This is a true story . . . happened many years ago under my direct vision.
A 48 year old women came with significant breathlessness and catchy sub -sternal chest pain .
“I was exerting too much in recent days doctor” , she said .
Her ECG showed a tachycardia and dramatic ST depression in most leads .
The ER in charge promptly texted the cardiologist .
The moment he saw the ECG ,he had no hesitation , to order for an emergency angioplasty ( How can he plan a angioplasty , without even knowing the coroanry anatomy . some one murmured . May be . . what he probably meant was emergency angiogram the other explained ) Further , he was telling his fellows . . . that this is going top be tough case and a possible left main PCI .
An emergency angiogram was done . On table it was a huge surprise for every one , it was a a classical text book look alike normal coronary arteries !
The moment normal CAG was visualized the consultant concealed his momentary surprise and went on to say it is classical case of syndrome X with severe micro- vascular disease causing ECG changes !
As the patient did not give any opportunity to poke her coronaries she was wheeled out of wheeled out of cath lab.
Meanwhile , first year fellow came rushing with the blood reports and biochemistry .
Is everything alright ? Yeh sir , except her Hb % . . . it is 5.6 Grams !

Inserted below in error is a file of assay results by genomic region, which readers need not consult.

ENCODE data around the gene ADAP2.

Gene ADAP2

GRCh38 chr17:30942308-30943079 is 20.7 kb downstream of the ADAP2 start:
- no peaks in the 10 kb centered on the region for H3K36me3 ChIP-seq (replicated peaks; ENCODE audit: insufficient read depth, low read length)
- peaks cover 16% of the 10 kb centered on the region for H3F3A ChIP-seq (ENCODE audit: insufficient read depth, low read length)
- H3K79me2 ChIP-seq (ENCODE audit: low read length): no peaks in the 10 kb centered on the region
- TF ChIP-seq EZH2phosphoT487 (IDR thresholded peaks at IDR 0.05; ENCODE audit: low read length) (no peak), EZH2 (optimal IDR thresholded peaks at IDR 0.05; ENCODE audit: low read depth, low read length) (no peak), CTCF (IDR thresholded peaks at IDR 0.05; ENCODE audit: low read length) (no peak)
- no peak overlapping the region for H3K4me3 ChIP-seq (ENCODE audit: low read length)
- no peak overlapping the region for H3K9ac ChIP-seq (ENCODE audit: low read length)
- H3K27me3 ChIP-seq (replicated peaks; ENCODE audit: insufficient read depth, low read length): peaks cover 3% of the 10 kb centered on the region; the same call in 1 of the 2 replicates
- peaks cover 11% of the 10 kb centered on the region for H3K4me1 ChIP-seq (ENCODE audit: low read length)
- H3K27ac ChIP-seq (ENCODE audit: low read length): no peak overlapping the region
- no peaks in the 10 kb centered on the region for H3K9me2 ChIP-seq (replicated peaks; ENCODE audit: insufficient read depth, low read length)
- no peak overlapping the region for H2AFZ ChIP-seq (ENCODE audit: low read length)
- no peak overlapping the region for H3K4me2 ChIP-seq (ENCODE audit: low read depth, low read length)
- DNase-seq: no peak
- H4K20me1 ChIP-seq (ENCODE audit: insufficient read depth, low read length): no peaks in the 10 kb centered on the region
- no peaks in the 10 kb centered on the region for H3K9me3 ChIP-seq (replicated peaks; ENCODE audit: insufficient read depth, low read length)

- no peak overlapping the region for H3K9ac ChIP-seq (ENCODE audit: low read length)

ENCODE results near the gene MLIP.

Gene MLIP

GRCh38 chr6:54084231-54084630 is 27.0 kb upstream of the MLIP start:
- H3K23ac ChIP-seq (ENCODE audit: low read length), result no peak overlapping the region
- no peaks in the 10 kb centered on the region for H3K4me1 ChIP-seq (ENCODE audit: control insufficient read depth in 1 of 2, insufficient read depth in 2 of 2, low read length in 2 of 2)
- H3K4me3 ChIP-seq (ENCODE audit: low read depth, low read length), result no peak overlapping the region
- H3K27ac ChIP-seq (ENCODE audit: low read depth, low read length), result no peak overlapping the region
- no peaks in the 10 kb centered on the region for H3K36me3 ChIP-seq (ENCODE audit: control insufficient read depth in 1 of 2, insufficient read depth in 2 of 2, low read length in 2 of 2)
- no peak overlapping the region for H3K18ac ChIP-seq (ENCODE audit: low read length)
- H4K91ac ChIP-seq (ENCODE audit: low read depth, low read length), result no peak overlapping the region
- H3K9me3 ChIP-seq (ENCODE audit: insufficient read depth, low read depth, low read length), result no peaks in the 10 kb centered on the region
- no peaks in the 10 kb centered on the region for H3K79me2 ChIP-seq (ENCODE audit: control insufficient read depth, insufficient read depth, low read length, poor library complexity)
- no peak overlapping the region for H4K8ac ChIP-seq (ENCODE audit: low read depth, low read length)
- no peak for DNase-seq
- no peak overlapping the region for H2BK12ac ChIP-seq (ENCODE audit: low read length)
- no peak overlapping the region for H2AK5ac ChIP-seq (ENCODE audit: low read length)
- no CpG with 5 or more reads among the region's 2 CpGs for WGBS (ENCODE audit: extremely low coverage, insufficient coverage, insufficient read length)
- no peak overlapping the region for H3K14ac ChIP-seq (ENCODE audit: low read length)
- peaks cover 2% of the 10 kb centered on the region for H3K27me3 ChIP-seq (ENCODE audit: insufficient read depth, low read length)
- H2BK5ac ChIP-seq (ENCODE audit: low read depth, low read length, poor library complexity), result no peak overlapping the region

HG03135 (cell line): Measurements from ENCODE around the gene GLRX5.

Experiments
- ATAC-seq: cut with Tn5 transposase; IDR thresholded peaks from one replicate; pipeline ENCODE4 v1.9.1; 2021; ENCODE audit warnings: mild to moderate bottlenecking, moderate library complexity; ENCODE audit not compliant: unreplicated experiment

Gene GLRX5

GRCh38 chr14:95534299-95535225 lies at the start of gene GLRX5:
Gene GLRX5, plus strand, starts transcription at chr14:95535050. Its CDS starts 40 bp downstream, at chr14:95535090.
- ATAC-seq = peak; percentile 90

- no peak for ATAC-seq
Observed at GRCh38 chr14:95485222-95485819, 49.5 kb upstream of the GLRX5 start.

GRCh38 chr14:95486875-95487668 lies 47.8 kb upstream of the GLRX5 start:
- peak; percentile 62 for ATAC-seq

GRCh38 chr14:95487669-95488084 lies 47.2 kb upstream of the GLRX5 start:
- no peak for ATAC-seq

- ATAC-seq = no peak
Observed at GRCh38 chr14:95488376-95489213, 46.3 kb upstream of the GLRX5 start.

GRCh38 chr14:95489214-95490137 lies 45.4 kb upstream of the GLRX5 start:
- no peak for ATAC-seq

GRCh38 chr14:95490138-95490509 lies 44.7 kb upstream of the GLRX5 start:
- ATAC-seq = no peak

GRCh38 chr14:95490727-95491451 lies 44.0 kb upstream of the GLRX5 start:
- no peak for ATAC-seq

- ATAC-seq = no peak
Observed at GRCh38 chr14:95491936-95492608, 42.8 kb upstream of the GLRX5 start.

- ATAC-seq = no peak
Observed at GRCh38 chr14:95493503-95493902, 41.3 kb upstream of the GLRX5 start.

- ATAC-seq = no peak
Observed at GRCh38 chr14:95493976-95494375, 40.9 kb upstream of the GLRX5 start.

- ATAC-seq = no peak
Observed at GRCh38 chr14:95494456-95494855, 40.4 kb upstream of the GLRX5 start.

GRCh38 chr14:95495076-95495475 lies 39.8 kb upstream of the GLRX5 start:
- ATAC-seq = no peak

The bewildered consultant * realized the high coronary drama , that is been enacted over the past 2 hours ! and learnt (and taught) a most important lesson to their fellows !
Hi guys , this is neither a NSTEMI nor a microvascular syndrome X . . . this is simply anemia related extreme ECG changes ! We have erred in our reasoning and our pre cath clinical scrutiny has gone awry !
He went on to say , don’t worry many times medicine is learnt in hard ways . After all nothing adverse has happened here .
The women was subsequently investigated and handed over to gynecologist for a probable hysterectomy .
Please be reminded , anemia can produce variety of ECG changes. In extreme anemia global ST depression is common especially if tachycardia is associated .
The lesson here is , whenever gross ST depression is witnessed with vague chest pain check the hemoglobin first . This is an unusual story of a women , with simple anemia (due to chronic mennorhagia ) landed in cath table in an acute fashion . Luckily she did not have any incidental coronary lesions that prevented her becoming a greater cath lab victim !
* The bewildered consultant is none other than the author of this blog.